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Hoffmann, R. A wiki for the life sciences where authorship matters. Nature Genetics (2008)

Phenolic antioxidant-induced overexpression of class-3 aldehyde dehydrogenase and oxazaphosphorine-specific resistance.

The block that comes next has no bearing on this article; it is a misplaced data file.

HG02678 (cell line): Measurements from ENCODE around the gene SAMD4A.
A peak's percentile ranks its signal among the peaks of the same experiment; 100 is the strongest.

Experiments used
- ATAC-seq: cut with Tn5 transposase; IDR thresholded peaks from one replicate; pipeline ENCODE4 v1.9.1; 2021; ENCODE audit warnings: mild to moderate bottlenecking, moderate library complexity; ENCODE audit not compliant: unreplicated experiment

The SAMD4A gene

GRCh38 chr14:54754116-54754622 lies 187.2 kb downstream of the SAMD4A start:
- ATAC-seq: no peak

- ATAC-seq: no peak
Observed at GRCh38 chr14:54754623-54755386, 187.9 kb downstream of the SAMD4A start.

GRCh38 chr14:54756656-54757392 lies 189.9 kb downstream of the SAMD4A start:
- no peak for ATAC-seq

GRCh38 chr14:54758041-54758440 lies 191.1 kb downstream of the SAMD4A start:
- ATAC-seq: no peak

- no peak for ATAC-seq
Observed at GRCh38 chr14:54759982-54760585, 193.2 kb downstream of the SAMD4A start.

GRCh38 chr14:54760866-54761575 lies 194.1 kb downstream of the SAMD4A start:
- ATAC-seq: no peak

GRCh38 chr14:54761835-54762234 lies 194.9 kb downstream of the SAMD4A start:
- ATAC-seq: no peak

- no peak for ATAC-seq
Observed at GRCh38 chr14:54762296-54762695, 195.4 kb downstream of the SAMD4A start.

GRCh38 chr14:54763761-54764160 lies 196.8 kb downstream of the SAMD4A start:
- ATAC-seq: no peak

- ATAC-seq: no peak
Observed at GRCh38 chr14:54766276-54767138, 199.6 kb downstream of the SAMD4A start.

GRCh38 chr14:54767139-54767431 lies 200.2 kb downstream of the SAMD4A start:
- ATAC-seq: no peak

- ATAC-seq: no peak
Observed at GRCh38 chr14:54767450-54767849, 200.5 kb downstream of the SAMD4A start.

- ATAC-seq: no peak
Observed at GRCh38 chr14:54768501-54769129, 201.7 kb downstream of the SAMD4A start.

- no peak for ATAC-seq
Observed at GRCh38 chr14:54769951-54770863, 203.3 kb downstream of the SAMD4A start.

High-level cytosolic class-3 aldehyde dehydrogenase (ALDH-3)-mediated oxazaphosphorine-specific resistance (> 35-fold as judged by the concentrations of mafosfamide required to effect a 90% cell-kill) was induced in cultured human breast adenocarcinoma MCF-7/0 cells by growing them in the presence of 30 microM catechol for 5 days. Resistance was transient in that cellular sensitivity to mafosfamide was fully restored after only a few days when the inducing agent was removed from the culture medium. The operative enzyme was identified as a type-1 ALDH-3. Cellular levels of glutathione S-transferase and DT-diaphorase activities, but not of cytochrome P450 IA1 activity, were also elevated. Other phenolic antioxidants, e.g. hydroquinone and 2,6-di-tert-butyl-4-hydroxytoluene, also induced ALDH-3 activity when MCF-7/0 cells were cultured in their presence. Thus, the increased expression of a type-1 ALDH-3 and the other enzymes induced by these agents was most probably the result of transcriptional activation of the relevant genes via antioxidant responsive elements present in their 5'-flanking regions. Cellular levels of ALDH-3 activity were also increased when a number of other human tumor cell lines, e.g. breast adenocarcinoma MDA-MB-231, breast carcinoma T-47D and colon carcinoma HCT 116b, were cultured in the presence of catechol. These findings should be viewed as greatly expanding the number of recognized environmental and dietary agents that can potentially negatively influence the sensitivity of tumor cells to cyclophosphamide and other oxazaphosphorines.[1]


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